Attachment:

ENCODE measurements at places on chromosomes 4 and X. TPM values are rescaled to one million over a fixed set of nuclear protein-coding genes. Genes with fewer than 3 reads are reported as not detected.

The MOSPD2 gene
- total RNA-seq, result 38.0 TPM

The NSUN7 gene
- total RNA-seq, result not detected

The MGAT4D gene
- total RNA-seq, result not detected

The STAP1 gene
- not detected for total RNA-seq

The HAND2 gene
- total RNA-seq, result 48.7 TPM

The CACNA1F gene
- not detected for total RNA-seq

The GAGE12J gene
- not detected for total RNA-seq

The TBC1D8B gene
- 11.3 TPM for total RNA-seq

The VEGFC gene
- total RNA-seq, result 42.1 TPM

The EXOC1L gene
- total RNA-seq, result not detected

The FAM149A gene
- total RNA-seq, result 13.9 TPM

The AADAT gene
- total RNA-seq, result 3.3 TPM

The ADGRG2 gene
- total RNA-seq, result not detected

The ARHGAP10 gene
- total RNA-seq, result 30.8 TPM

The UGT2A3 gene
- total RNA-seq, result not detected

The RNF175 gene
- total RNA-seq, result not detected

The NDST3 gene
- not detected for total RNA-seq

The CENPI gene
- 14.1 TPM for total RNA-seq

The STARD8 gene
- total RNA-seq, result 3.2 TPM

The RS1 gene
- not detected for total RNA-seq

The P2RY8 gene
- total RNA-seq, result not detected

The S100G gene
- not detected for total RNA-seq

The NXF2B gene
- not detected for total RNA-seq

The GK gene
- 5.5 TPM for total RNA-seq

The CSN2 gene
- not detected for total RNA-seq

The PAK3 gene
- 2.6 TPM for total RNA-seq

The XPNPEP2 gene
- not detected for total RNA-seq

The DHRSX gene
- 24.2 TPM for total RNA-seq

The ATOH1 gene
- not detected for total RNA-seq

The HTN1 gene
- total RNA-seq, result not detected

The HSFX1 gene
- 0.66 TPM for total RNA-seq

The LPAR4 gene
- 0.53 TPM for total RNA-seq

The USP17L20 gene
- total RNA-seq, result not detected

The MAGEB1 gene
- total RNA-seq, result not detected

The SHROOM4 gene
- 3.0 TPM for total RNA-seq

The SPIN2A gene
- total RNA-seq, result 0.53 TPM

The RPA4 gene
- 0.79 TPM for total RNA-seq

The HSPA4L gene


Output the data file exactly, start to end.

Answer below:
ENCODE measurements at places on chromosomes 4 and X. TPM values are rescaled to one million over a fixed set of nuclear protein-coding genes. Genes with fewer than 3 reads are reported as not detected.

The MOSPD2 gene
- total RNA-seq, result 38.0 TPM

The NSUN7 gene
- total RNA-seq, result not detected

The MGAT4D gene
- total RNA-seq, result not detected

The STAP1 gene
- not detected for total RNA-seq

The HAND2 gene
- total RNA-seq, result 48.7 TPM

The CACNA1F gene
- not detected for total RNA-seq

The GAGE12J gene
- not detected for total RNA-seq

The TBC1D8B gene
- 11.3 TPM for total RNA-seq

The VEGFC gene
- total RNA-seq, result 42.1 TPM

The EXOC1L gene
- total RNA-seq, result not detected

The FAM149A gene
- total RNA-seq, result 13.9 TPM

The AADAT gene
- total RNA-seq, result 3.3 TPM

The ADGRG2 gene
- total RNA-seq, result not detected

The ARHGAP10 gene
- total RNA-seq, result 30.8 TPM

The UGT2A3 gene
- total RNA-seq, result not detected

The RNF175 gene
- total RNA-seq, result not detected

The NDST3 gene
- not detected for total RNA-seq

The CENPI gene
- 14.1 TPM for total RNA-seq

The STARD8 gene
- total RNA-seq, result 3.2 TPM

The RS1 gene
- not detected for total RNA-seq

The P2RY8 gene
- total RNA-seq, result not detected

The S100G gene
- not detected for total RNA-seq

The NXF2B gene
- not detected for total RNA-seq

The GK gene
- 5.5 TPM for total RNA-seq

The CSN2 gene
- not detected for total RNA-seq

The PAK3 gene
- 2.6 TPM for total RNA-seq

The XPNPEP2 gene
- not detected for total RNA-seq

The DHRSX gene
- 24.2 TPM for total RNA-seq

The ATOH1 gene
- not detected for total RNA-seq

The HTN1 gene
- total RNA-seq, result not detected

The HSFX1 gene
- 0.66 TPM for total RNA-seq

The LPAR4 gene
- 0.53 TPM for total RNA-seq

The USP17L20 gene
- total RNA-seq, result not detected

The MAGEB1 gene
- total RNA-seq, result not detected

The SHROOM4 gene
- 3.0 TPM for total RNA-seq

The SPIN2A gene
- total RNA-seq, result 0.53 TPM

The RPA4 gene
- 0.79 TPM for total RNA-seq

The HSPA4L gene